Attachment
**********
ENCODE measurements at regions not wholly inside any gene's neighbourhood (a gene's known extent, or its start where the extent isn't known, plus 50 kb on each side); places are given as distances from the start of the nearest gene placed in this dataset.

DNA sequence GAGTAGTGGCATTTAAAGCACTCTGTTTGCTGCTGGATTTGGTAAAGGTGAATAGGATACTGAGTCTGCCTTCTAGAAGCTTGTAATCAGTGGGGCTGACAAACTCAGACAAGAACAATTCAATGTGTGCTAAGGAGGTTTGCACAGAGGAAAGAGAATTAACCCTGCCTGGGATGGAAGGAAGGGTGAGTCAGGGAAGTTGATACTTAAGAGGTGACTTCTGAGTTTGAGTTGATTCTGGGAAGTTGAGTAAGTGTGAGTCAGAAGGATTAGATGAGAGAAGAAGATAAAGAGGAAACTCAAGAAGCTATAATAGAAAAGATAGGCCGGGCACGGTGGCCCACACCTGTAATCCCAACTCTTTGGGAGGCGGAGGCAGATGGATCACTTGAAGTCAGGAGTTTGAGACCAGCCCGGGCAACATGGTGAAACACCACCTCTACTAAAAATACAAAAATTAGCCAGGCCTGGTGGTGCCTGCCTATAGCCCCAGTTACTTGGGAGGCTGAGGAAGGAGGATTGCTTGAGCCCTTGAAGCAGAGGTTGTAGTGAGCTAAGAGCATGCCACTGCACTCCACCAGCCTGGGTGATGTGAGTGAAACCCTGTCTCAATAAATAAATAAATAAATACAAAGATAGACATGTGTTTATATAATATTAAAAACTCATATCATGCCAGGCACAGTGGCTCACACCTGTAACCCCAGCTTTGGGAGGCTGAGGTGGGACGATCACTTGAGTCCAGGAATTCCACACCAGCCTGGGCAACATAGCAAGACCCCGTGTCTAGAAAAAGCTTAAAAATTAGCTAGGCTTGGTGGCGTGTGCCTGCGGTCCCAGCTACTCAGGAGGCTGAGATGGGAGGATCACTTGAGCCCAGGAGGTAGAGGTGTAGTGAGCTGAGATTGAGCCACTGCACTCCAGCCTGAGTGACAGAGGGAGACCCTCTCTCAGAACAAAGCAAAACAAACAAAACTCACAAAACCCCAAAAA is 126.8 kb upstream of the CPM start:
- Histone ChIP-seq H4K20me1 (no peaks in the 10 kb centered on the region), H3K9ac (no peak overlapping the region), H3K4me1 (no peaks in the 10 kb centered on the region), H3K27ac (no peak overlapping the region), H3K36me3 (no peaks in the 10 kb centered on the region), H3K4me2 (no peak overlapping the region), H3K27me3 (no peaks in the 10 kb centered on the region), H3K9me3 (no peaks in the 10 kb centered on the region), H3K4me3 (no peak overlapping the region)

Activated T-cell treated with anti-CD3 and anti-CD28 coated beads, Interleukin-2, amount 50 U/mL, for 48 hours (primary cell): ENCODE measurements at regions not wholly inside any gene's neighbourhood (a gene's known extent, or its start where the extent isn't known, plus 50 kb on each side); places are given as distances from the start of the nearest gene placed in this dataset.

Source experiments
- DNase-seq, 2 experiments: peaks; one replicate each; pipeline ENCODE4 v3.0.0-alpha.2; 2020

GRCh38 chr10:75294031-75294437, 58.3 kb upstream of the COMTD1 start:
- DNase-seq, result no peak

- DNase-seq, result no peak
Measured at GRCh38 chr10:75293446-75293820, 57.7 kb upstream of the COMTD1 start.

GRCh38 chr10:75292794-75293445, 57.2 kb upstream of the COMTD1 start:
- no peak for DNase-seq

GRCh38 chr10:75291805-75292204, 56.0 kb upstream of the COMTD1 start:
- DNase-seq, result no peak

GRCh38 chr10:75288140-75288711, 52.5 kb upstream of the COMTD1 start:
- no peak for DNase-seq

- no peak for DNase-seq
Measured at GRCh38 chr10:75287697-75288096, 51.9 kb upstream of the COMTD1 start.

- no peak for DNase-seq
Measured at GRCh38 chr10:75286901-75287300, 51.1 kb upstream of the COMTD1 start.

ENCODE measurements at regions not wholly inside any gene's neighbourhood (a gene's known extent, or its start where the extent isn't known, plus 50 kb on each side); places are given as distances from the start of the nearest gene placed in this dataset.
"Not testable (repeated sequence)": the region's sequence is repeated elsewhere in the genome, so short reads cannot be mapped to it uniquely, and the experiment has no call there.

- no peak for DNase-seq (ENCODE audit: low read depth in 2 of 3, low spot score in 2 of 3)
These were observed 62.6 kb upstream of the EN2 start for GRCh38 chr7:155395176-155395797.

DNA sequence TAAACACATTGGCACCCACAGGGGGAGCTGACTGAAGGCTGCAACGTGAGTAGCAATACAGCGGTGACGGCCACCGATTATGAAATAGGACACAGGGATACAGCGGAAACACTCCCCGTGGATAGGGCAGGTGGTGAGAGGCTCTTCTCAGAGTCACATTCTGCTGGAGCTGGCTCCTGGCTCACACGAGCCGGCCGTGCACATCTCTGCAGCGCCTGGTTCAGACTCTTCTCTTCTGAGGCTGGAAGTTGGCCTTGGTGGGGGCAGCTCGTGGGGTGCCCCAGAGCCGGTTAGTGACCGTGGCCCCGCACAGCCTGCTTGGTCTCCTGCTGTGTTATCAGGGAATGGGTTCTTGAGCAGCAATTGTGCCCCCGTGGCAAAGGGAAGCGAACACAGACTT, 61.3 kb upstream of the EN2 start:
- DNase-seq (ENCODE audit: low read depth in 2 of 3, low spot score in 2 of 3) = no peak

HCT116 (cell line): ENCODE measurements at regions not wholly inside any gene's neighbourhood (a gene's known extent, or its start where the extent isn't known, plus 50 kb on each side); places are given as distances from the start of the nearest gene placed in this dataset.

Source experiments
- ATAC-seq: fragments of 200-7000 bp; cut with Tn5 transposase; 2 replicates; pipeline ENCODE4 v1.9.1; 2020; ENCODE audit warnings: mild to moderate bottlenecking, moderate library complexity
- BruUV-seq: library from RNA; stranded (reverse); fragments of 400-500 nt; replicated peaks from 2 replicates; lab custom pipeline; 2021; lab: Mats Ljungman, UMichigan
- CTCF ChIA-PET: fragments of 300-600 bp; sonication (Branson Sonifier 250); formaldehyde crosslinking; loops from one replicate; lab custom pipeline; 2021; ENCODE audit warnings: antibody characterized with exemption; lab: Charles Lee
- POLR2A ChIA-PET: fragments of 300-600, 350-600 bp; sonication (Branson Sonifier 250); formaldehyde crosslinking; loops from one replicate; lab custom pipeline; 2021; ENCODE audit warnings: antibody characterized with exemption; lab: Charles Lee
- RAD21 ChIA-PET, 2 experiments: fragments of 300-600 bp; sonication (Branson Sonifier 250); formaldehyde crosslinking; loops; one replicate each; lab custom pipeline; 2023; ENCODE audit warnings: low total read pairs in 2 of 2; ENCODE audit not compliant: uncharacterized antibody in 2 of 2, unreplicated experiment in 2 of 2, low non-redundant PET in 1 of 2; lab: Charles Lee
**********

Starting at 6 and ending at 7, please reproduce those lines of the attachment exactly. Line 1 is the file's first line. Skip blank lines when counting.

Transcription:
- DNase-seq, 2 experiments: peaks; one replicate each; pipeline ENCODE4 v3.0.0-alpha.2; 2020

GRCh38 chr10:75294031-75294437, 58.3 kb upstream of the COMTD1 start: